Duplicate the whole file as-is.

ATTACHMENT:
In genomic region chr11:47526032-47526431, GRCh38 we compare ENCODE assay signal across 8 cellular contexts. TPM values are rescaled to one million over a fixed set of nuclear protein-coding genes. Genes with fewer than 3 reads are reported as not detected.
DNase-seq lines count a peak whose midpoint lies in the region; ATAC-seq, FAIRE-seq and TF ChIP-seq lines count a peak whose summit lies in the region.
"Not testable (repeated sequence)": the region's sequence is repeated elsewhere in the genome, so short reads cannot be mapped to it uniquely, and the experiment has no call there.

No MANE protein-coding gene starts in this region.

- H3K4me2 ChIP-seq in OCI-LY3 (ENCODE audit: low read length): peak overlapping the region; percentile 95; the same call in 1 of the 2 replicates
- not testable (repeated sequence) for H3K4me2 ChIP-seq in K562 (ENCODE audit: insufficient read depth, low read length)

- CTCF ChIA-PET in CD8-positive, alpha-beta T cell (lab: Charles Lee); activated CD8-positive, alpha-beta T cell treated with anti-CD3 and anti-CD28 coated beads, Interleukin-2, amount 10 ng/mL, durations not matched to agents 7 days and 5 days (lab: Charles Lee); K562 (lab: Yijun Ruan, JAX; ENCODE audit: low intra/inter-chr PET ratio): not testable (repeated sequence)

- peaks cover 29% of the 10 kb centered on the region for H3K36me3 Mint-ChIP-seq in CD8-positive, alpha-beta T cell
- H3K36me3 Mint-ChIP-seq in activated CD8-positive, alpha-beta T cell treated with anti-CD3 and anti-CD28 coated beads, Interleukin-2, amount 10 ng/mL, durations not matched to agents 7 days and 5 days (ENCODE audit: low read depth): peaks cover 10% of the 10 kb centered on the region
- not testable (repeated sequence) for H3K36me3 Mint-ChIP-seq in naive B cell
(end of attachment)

In genomic region chr11:47526032-47526431, GRCh38 we compare ENCODE assay signal across 8 cellular contexts. TPM values are rescaled to one million over a fixed set of nuclear protein-coding genes. Genes with fewer than 3 reads are reported as not detected.
DNase-seq lines count a peak whose midpoint lies in the region; ATAC-seq, FAIRE-seq and TF ChIP-seq lines count a peak whose summit lies in the region.
"Not testable (repeated sequence)": the region's sequence is repeated elsewhere in the genome, so short reads cannot be mapped to it uniquely, and the experiment has no call there.

No MANE protein-coding gene starts in this region.

- H3K4me2 ChIP-seq in OCI-LY3 (ENCODE audit: low read length): peak overlapping the region; percentile 95; the same call in 1 of the 2 replicates
- not testable (repeated sequence) for H3K4me2 ChIP-seq in K562 (ENCODE audit: insufficient read depth, low read length)

- CTCF ChIA-PET in CD8-positive, alpha-beta T cell (lab: Charles Lee); activated CD8-positive, alpha-beta T cell treated with anti-CD3 and anti-CD28 coated beads, Interleukin-2, amount 10 ng/mL, durations not matched to agents 7 days and 5 days (lab: Charles Lee); K562 (lab: Yijun Ruan, JAX; ENCODE audit: low intra/inter-chr PET ratio): not testable (repeated sequence)

- peaks cover 29% of the 10 kb centered on the region for H3K36me3 Mint-ChIP-seq in CD8-positive, alpha-beta T cell
- H3K36me3 Mint-ChIP-seq in activated CD8-positive, alpha-beta T cell treated with anti-CD3 and anti-CD28 coated beads, Interleukin-2, amount 10 ng/mL, durations not matched to agents 7 days and 5 days (ENCODE audit: low read depth): peaks cover 10% of the 10 kb centered on the region
- not testable (repeated sequence) for H3K36me3 Mint-ChIP-seq in naive B cell